In Print: Capturing Light – opening at Watts Contemporary Gallery on 25 October – brings together over 50 original prints by ten leading contemporary artists to explore how light and shadow are captured through diverse printmaking techniques.
Artists have always strived to capture the effects of light – it is a challenge that has faced artists since the beginning. It is the key to creating the illusion of three dimensions on a two-dimensional plane, and printmakers have the added challenge of achieving this through an additional medium.
Work selected for this exhibition – which includes linocut, screenprint and solar etching – will demonstrate how leading contemporary printmakers capture natural light at different times of day, from Sunrise by Anna Harley to Coming Home by Tim Southall. Low Cloud over Signy Island by Ian Brooks and Cyclist Ariege by Andy Lovell show light effects in different parts of the world, from the Antarctic to the South of France. Reflected light is the focus for Greenwich Pier West by Steve Edwards and Reflection by Phil Greenwood, and, for Anja Percival, observing light changing, “the unremarkable to the remarkable”, is key to capturing filtering light.
Luella Martin uses sunlight to create her prints; the artwork is put into eco-friendly acetate film and placed on a light-sensitive plate. John Bryce’s monochrome wood engravings depict the power of light rays through simple lines and Gail Brodholt shows how light can be portrayed through the strong lines of linocut.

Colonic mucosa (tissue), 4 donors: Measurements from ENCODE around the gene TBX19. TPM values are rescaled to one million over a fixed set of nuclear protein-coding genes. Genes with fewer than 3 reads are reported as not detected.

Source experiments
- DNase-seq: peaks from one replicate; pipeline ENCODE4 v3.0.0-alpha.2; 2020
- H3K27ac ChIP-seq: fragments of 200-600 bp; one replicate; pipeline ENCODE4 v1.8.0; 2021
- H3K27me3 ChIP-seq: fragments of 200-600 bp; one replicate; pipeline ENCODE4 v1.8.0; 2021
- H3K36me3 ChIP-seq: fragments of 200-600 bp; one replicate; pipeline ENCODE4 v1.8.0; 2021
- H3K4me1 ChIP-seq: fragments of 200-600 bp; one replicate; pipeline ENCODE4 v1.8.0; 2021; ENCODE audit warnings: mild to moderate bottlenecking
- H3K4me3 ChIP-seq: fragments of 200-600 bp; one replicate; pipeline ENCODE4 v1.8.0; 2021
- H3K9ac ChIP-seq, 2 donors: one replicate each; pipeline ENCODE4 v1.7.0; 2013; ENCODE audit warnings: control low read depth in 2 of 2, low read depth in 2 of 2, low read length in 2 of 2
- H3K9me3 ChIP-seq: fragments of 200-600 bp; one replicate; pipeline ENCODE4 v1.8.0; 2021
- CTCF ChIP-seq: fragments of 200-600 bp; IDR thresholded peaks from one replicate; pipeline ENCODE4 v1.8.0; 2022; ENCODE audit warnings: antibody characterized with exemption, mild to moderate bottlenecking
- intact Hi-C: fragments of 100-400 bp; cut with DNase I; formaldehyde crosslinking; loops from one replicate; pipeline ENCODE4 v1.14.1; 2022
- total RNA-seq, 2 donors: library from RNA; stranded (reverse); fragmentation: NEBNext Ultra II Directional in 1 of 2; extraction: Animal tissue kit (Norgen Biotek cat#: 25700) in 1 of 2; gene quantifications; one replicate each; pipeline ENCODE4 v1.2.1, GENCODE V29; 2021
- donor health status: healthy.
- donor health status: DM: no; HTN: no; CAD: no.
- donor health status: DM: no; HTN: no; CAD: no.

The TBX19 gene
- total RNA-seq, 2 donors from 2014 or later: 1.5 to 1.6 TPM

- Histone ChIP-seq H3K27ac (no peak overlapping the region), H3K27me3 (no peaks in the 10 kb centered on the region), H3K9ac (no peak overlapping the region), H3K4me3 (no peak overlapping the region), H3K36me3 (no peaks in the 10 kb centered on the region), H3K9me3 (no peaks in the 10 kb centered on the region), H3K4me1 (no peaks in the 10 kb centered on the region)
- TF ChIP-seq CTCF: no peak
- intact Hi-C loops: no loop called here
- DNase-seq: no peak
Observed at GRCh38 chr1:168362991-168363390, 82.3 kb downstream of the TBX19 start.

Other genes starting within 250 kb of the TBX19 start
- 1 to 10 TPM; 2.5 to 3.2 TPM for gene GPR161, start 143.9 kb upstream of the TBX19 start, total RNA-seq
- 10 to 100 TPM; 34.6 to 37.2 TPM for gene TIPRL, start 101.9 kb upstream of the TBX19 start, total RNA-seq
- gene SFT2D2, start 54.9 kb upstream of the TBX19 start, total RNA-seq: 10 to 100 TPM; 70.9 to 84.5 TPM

Printmaking is important in the history of Watts Gallery – Artists’ Village. In the years immediately preceding the First World War, Mary Watts (1849 – 1938) collaborated with the great printer Emery Walker (1851 – 1933) to establish a print making studio at the Artists’ Village, where a sequence of reproductions of the most famous pictures of G F Watts (1817 – 1904) were produced. These richly coloured painterly photogravures were distributed and sold through London print dealers.
Today, the annual In Print exhibition at Watts Contemporary Gallery celebrates this tradition and gives visitors the opportunity to see and buy affordable contemporary art, with proceeds directly benefitting Watts Gallery Trust’s Art for All learning programme.
In Print: Capturing Light opens at Watts Contemporary Gallery on 25 October 2019 (until 5 January 2020). The exhibition is a collaboration with Gwen Hughes Fine Art. All work is for sale, with prices ranging from £65 to £700.
For further information:
www.wattsgallery.org.uk @WattsGallery facebook/thewattsgallery
Image: Anna Harley, Moonlight